The third keynote was presented by Vanessa Toulmin (University of Sheffield) , founder & director of National Fairground Archives, Sheffield, which holds over 6000 images relating to the history of the freak show—records, as Toulmin contends, that can be either “interpreted as both a history of exploitation, or a record of performance genres.” In the keynote, “’To Show or Not to Show’ the Victorian Freak Show: Issues of Contextualization, Cataloguing and Interpreting for Modern Researchers,” which contained controversial material that was actually approved by an ethics committee, Toulmin discussed how forms of illegitimate entertainment actually became institutionalized over time—including exhibitions, museums, circuses, world fairs, and side-show traditions. The display of disability as entertainment was actually quite widespread, and far from being displayed in the margins of society, it was actually assimilated into culture and society. As suggested in the keynote, we can clearly draw parallels between the culture of curiosities that emerged in the 16-17th centuries, and the “freaks of nature” exhibits; moreover, Toulmin argues that these entertainment environments forces us to rethink traditional histories about the “freak show,” in light of histories of performance and display—as evident with Toulmin’s narrative about learning lessons about curating and displaying these exhibitions following media controversy and outraged response. Modern media representation is something that needs to be considered when dealing with sensitive materials, for media misrepresentation actually can undo careful historical contextualization.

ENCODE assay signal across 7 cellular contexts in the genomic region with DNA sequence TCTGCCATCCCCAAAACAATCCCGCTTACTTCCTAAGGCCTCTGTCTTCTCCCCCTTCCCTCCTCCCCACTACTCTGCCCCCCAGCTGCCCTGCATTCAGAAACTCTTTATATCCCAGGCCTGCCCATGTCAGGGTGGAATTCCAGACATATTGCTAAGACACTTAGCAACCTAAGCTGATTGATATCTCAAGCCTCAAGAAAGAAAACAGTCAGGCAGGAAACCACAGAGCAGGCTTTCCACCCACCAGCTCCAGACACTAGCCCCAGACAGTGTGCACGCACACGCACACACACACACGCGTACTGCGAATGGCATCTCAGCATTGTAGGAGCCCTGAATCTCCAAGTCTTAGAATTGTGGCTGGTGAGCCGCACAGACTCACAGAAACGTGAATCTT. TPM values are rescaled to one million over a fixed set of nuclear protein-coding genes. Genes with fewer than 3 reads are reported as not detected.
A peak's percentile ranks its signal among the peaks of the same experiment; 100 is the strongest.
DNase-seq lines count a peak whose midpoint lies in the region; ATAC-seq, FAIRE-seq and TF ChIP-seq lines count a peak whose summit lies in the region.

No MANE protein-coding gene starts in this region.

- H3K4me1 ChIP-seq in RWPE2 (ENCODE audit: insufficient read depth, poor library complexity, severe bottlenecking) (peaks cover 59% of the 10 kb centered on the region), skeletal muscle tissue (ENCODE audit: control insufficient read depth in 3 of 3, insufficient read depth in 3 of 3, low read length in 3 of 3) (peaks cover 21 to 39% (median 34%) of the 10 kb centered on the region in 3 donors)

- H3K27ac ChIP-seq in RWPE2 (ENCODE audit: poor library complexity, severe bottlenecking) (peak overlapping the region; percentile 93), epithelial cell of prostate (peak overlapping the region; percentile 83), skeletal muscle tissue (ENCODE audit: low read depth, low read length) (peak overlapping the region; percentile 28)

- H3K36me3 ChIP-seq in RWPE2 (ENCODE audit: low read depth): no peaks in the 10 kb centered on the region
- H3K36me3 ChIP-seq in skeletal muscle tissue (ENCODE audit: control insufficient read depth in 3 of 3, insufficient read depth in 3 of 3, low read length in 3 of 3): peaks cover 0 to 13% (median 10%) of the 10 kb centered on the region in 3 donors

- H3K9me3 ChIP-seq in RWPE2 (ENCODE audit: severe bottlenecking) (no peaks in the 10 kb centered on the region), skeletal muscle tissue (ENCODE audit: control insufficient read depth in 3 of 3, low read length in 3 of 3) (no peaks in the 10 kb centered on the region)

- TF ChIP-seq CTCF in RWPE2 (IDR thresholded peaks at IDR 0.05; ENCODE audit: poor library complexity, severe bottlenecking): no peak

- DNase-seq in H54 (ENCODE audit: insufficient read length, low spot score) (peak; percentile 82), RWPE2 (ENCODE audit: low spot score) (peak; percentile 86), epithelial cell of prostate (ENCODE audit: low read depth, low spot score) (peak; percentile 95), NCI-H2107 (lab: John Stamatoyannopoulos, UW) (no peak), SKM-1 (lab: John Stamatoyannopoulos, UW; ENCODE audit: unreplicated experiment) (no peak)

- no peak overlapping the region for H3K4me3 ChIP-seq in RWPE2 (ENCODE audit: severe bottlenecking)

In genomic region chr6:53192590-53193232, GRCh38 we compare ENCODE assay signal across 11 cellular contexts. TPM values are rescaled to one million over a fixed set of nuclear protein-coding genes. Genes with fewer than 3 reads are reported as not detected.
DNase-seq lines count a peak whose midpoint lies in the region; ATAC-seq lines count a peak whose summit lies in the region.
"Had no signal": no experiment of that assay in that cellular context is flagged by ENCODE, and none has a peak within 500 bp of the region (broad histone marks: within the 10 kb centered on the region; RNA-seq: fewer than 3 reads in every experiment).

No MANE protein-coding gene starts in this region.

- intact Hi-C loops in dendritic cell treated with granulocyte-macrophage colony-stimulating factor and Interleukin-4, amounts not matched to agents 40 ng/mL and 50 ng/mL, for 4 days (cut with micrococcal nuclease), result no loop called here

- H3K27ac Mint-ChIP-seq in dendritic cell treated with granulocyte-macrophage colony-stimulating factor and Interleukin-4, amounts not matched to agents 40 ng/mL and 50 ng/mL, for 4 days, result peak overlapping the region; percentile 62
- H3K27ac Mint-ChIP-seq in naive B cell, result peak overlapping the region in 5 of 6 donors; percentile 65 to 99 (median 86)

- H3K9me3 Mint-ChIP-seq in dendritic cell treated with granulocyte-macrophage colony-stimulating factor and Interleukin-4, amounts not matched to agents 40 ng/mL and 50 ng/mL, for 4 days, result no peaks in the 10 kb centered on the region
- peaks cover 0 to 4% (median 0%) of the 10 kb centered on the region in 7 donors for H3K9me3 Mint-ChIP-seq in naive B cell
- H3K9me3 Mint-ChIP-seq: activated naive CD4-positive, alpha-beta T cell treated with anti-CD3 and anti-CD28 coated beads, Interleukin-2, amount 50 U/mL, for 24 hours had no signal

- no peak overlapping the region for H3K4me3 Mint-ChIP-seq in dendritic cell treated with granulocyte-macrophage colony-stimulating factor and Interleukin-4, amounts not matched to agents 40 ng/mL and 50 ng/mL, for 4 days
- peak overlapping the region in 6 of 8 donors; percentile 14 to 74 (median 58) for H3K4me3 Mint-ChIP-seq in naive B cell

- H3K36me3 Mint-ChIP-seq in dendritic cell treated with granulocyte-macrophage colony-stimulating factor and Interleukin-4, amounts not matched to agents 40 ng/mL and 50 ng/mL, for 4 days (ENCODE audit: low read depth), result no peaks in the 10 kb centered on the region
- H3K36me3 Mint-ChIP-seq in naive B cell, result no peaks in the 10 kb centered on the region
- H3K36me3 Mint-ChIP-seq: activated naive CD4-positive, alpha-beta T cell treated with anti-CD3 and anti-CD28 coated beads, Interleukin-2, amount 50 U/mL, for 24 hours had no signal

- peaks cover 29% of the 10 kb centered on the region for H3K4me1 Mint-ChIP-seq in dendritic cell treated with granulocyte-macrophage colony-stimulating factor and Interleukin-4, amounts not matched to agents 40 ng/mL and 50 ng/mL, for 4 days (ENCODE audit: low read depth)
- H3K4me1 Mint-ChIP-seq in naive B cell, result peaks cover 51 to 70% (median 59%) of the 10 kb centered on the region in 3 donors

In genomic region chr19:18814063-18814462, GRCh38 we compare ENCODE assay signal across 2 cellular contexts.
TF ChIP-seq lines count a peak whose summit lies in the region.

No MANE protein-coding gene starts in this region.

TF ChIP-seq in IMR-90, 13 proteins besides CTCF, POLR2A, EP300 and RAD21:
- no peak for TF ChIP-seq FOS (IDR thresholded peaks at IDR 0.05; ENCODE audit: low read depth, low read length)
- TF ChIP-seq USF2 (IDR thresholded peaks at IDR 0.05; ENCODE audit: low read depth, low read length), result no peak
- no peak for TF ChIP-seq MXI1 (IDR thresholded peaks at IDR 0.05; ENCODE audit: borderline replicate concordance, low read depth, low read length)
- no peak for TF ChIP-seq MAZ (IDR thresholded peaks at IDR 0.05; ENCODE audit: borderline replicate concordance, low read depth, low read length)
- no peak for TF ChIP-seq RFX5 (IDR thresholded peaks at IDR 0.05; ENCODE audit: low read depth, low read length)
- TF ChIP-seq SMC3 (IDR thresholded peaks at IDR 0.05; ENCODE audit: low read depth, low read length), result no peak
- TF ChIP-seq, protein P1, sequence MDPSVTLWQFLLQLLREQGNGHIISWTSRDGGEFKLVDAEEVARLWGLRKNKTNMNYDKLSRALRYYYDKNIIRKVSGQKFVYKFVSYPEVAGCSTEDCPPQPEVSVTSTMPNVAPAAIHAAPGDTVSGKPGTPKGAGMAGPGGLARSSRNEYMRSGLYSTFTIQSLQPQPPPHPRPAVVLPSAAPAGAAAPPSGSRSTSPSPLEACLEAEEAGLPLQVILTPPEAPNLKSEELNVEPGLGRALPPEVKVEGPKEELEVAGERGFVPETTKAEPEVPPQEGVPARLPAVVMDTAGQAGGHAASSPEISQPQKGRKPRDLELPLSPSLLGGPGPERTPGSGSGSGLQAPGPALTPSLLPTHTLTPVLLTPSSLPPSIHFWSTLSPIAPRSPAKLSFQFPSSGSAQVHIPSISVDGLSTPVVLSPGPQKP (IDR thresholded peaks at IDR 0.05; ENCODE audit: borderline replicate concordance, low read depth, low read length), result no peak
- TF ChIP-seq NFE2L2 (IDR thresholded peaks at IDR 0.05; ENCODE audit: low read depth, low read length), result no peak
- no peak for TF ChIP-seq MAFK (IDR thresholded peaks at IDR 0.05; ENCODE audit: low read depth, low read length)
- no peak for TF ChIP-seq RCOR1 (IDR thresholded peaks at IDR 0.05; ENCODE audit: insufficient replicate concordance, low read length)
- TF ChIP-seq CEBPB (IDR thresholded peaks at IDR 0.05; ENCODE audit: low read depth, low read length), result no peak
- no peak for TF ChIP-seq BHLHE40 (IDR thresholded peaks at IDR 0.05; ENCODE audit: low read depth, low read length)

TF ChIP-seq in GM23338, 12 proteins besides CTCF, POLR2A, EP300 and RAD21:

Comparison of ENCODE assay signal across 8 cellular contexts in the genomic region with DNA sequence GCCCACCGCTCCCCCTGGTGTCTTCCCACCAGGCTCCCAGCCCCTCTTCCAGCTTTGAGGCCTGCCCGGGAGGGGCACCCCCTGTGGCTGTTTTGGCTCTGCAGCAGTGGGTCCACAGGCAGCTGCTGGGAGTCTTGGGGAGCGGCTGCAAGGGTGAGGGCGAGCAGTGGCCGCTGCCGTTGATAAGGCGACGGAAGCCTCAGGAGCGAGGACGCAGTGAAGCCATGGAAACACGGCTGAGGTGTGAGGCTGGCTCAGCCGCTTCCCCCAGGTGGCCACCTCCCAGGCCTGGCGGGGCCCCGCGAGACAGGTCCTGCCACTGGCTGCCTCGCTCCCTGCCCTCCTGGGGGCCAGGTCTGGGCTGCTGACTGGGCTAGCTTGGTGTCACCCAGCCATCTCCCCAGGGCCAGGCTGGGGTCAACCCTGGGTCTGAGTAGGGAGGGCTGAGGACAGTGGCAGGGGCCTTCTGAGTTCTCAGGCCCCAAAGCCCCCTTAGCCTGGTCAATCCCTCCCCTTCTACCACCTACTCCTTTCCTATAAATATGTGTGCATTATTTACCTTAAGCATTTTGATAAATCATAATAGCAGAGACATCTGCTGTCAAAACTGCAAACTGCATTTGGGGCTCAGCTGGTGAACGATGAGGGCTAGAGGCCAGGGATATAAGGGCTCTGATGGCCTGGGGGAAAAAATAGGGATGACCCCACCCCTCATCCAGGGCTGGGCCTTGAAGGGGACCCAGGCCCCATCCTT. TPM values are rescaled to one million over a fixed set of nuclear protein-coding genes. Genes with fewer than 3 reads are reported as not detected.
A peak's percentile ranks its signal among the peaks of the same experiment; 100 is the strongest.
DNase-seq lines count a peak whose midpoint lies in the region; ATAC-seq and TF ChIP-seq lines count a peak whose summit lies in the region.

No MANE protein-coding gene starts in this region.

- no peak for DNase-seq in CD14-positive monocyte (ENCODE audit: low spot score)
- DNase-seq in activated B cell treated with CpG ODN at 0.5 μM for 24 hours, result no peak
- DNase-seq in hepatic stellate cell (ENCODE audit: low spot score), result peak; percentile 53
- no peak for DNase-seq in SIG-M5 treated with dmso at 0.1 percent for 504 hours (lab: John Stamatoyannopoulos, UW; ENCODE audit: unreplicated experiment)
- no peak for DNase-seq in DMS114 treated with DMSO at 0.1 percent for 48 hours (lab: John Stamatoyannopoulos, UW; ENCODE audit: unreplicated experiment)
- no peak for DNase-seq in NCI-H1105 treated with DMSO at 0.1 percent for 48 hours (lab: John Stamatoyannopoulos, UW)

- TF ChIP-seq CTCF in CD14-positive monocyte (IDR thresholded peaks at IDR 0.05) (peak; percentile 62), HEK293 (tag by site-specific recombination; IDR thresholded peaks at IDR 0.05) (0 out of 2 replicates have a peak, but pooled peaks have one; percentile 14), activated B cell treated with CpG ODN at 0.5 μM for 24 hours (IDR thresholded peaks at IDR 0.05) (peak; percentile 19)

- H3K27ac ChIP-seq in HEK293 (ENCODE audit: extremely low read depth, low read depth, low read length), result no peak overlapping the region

Even though there were some amazing papers being presented at the conference, due to my own research interests, I stuck to the sessions on d/Deafness. Traditional histories on the deaf argue that until the 1860s, deafness was often described as an affliction that isolated the individual from the Christian community, the tragedy being that the affliction denied the deaf the reach of the gospel. After the 1860s, deafness was redefined as a condition that isolated the deaf from the national community; being cut off from communicating with others was a tragedy. The papers in the first session argued that contextualization and deaf narratives actually revise this history; different perceptions on deaf history concentrating on race/ethnicity, policies, or religion, speak towards a performance of disability, emphasizing the cultural construction of disability? Esme Cleall (University of Liverpool) spoke of disability as defined within cultural contexts of colonialism of nineteenth century British empire, as narrated through John Kitto, the “Deaf Traveller,” whose privileged status as a white, British male contradicted with his marginalized position as a deaf man. Martin Atherton (University of Central Lancashire) discussed how the 1834 Poor Law categorized the deaf as part of the “deserving poor,” allowing them to be seen, for the first time, as disabled; and yet, these restrictions also gave the deaf, for the first time, something to rebel against. Toni Morgan (Leeds-Trinity University College) finished off the session by questioning n whether the deaf had “true personhood” as defined by religion, focusing on William Sleight’s voice from the Dumb (1849): promotion of sympathy and benevolence as an aspect of Christianizing deaf to hear the world of god, at the same time, deafness also portrayed as innocence or as messiahs.